September 19, 2013


Ave Maria: Gregorian Chant. Seraphic Fire conducted by Patrick Dupré Quigley. SFM (Seraphic Fire Media). $16.99.

Robert DeGaetano: Piano Concerto No. 1; Chopin: Piano Concerto No. 1. Robert DeGaetano, piano; Moravian Philharmonic Orchestra conducted by John Yaffé. Navona. $19.99 (CD+DVD).

Sergio Cervetti: Wind Devil & Co.—DancElectronics. Navona. $16.99.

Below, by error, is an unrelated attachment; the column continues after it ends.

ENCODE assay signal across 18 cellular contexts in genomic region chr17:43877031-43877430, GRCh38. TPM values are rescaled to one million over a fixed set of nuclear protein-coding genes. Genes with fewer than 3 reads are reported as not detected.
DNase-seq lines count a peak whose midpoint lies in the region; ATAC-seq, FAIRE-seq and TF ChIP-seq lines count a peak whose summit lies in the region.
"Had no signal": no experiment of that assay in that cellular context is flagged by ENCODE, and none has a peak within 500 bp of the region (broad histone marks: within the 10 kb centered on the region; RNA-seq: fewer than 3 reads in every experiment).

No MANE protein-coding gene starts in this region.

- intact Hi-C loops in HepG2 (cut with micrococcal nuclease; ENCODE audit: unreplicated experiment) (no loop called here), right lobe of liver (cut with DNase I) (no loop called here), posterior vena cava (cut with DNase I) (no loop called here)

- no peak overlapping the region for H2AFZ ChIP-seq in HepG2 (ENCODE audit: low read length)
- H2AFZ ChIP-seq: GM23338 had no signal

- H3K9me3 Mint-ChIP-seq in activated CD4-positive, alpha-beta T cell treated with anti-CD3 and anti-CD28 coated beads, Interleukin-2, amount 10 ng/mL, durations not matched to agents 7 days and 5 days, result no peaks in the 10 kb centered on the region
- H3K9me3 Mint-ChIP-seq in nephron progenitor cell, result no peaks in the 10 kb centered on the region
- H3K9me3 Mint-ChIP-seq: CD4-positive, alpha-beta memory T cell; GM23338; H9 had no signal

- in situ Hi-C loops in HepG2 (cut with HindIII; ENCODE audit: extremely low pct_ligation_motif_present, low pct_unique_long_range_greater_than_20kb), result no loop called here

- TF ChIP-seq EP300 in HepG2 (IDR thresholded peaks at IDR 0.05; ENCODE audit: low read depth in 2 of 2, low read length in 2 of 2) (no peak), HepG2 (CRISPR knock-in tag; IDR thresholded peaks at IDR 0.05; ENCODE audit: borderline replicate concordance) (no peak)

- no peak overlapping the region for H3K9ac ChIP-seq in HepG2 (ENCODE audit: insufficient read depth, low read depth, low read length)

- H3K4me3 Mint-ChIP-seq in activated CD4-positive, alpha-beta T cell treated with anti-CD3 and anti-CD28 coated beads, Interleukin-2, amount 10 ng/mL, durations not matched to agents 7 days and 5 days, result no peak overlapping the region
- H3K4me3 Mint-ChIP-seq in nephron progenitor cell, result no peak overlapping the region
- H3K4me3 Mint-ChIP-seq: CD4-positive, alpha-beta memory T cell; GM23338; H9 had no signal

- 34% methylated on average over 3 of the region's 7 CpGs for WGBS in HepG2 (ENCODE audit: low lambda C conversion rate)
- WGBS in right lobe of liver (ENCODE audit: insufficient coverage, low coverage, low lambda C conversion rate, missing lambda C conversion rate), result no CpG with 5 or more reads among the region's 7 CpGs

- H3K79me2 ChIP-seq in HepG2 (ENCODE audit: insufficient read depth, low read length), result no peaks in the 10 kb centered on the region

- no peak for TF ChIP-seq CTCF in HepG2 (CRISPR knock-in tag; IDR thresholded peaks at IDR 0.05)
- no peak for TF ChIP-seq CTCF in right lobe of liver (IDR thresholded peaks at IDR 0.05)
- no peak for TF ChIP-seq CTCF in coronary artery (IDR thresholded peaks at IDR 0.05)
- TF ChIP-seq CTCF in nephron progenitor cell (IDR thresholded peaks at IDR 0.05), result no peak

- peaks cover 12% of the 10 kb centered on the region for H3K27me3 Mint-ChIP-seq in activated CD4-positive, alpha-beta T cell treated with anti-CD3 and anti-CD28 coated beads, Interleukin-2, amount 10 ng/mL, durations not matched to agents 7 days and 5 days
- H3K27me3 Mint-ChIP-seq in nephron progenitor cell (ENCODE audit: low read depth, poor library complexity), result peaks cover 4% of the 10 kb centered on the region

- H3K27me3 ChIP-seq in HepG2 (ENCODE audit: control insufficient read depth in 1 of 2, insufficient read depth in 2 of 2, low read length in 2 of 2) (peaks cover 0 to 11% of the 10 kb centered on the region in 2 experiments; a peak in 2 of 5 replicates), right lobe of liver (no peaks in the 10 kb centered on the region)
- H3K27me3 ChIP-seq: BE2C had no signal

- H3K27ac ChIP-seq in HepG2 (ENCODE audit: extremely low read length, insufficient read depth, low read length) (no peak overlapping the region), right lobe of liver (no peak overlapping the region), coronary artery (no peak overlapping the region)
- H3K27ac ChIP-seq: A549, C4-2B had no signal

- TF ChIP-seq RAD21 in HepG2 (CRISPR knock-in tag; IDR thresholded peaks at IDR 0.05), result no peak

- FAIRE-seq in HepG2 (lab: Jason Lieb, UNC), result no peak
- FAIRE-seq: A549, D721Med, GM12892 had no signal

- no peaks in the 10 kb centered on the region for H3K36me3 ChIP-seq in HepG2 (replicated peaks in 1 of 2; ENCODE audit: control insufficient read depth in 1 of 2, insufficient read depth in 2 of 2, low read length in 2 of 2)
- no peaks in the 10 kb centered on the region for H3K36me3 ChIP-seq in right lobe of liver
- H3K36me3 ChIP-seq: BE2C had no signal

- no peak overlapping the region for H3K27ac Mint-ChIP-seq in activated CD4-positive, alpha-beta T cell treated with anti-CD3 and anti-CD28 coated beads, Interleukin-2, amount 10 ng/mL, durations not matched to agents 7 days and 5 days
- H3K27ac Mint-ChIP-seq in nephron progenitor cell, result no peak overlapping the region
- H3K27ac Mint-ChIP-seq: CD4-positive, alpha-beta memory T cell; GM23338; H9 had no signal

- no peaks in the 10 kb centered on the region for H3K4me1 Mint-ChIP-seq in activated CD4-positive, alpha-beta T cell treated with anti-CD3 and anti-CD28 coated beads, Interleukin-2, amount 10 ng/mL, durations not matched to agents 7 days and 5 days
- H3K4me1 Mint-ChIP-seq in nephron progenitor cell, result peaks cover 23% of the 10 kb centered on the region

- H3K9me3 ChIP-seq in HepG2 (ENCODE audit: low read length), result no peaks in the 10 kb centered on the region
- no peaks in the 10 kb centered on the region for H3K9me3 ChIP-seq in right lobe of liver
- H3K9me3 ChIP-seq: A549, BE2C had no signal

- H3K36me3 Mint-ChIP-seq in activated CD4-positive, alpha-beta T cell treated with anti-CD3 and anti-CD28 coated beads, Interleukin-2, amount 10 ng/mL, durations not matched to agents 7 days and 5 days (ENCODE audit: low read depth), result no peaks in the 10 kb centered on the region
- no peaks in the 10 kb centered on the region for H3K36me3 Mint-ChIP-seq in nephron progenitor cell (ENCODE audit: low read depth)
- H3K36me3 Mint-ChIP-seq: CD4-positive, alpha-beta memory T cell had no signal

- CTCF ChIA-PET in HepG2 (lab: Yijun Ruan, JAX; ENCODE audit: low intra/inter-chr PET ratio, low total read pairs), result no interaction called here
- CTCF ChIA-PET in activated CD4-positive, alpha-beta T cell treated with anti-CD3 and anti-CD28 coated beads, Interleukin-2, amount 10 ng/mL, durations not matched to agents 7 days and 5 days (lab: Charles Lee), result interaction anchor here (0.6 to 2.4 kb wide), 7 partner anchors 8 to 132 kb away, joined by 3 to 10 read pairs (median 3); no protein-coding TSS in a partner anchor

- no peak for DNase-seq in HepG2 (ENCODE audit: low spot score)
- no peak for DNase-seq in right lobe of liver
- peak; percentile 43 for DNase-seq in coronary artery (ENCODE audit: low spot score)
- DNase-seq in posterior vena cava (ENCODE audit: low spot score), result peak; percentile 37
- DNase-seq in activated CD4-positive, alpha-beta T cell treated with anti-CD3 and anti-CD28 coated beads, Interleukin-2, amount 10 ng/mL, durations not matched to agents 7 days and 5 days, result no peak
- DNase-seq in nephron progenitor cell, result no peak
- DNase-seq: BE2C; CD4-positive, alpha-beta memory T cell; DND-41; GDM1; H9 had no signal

A famous collection of Robert Heinlein science fiction stories written between 1939 and the early 1960s is called The Past Through Tomorrow, and it presents a kind of “future history” based on imagined events that have not yet happened but that have clear relationships to ones that had happened at the time the stories were written. There is something of a “future history” feel to many contemporary CD releases, too, as composers and performers alike view and reinterpret the music of the past in light of contemporary understanding or in a deliberate attempt to go beyond musical approaches that have been tried before. At one end of the spectrum in observing and interpreting the past is the Seraphic Fire ensemble, which delves into works from as long ago as the 9th century and attempts to present them with understanding, respect and beauty. Founder and artistic director Patrick Dupré Quigley usually succeeds admirably in the endeavor. Witness the group’s latest CD – on its own label – with its focus on chant and polyphony centered on the Virgin Mary. Views of Mary actually changed in significant ways between the 9th century and the 16th – the span of the music on this disc – so the fact that the works are not presented chronologically is a bit disappointing from a content standpoint. The performances, though, are not disappointing at all, and the way music changed over these many centuries is certainly clear here. The juxtapositions of settings of similar or identical texts are fascinating: Alma redemptoris mater from the 13th century and the 16th; Inviolata, integra et casta es from the 9th century and in a setting by Josquin des Prez (1450-1621); Salve Regina as a 14th-century plainchant and as set by Tomás Luis de Victoria (1548-1611); and so on. Those not already fascinated by music of this era – or, more accurately, these eras – may find a certain sameness to the sound, especially if they listen to the entire 55-minute CD straight through. Those who are devoted to this sort of devotional music, on the other hand, will hear exemplary performances with fine vocal balance and subtle interpretative emphases that make the CD a very impressive release.